A plunge pool at The Spa
at Mandarin Oriental, New York
Spas in city hotels certainly have changed over
the past two decades. “The old urban spa was a 10-by-14-foot room
not much better than a closet, adjacent to the gym,” says Craig
Reid, who serves as general manager of the Four Seasons Resort and
Club Dallas at Las Colinas and oversees the chain’s spas. “As you
were getting your massage, you’d hear the guys on the
Today, urban spas are more dignified affairs, and not just
because they’re soundproof. The resort spa boom of recent years
proved that a must-try facility could attract transient travel and
meetings alike. As city life grows more hectic, downtown properties
have begun to understand a sumptuous hotel spa can likewise be a
On the following pages, M&C reports on some market
leaders and the impact they’ll have on the way business meetings
Four Seasons Toronto-based Four Seasons started focusing on
building spas in all its resorts five years ago. More recently,
however, the mission to pamper has broadened to the urban
landscape. Craig Reid says vacation lengths are decreasing, leading
travelers to favor cities over resorts and splurge on the spa.
“We’re looking for quick recharge,” Reid notes. “People will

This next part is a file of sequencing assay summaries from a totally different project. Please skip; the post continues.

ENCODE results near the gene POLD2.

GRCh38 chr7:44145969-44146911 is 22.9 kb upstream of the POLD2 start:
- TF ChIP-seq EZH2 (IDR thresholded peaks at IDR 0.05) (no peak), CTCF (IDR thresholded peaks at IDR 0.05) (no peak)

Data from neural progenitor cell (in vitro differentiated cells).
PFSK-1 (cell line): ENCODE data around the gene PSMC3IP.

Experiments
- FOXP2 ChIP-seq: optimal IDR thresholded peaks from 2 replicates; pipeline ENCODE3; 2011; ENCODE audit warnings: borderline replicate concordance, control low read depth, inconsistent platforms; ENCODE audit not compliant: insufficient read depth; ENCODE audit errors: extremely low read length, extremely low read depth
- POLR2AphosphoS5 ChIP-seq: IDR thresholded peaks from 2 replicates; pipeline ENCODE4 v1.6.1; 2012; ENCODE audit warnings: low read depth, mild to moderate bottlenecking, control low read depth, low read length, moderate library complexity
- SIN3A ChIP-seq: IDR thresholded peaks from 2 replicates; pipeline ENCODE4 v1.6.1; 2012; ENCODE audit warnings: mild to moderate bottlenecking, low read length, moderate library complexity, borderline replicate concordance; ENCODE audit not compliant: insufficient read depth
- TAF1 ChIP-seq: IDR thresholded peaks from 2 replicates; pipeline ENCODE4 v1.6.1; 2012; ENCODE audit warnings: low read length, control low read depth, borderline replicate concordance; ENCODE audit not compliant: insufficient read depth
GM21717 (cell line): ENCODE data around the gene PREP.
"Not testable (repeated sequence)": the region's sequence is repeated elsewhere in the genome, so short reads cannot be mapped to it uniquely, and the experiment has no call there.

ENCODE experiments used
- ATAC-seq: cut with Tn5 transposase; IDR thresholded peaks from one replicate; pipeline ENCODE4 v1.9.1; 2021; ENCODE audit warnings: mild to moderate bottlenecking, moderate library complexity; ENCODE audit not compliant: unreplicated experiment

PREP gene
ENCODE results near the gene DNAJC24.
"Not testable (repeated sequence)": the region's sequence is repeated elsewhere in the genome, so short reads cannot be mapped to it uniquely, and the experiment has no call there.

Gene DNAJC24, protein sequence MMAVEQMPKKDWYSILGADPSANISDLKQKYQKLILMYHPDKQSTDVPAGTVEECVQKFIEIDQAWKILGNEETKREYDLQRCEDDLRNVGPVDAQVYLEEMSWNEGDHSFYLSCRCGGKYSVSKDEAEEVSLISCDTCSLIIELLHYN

pay a richer premium for a more luxurious and unique
In terms of design, Four Seasons spas vary widely; however, the
general trend veers away from the stately and toward the casual.
For example, at the Four Seasons Dallas, a recent renovation
changed the look of the spa from the marble-and-gold standard to a
textured look, with pebbles and limestone. “It reflects the modern
palate for luxury, which has become deformalized,” Reid explains.
“The symbol of luxury of yesteryear was the Rolls-Royce; today it’s
the Mercedes or Lexus elegant but understated. The same is true
Four Seasons opened spas most recently in Miami and San
Francisco. The Four Seasons Hotel Silicon Valley at East Palo Alto
(Calif.) will have a spa when it opens in early 2006, and spas are
in planning stages at the chain’s properties in Atlanta and Los
Hyatt Hotels and Resorts has just seven urban spas in North America
(and 15 internationally), but facilities are planned in 29 of 35
upcoming urban hotels, and existing hotels have begun to
investigate the feasibility of adding spas. Locations with a strong
local market have been getting the green light.
Gordon Tareta, director of spa operations for the Chicago-based
chain, says meeting planners favor city hotels with spas over those
without, even though most meetings in urban settings do not include
an afternoon at the spa.
“If all the amenities are there to choose from, it’s certainly
a decision-making factor when choosing the hotel,” says Tareta.
The Manchester Grand Hyatt in San Diego has had a spa since it
opened; however, in March 2004, a new, neoclassically decorated
facility with eight treatment rooms, a second pool deck and a
fitness center debuted at the property.
“What we have to offer is comparable to a half-day excursion,”
says Jennie Breister, spa director. “We consider ourselves an urban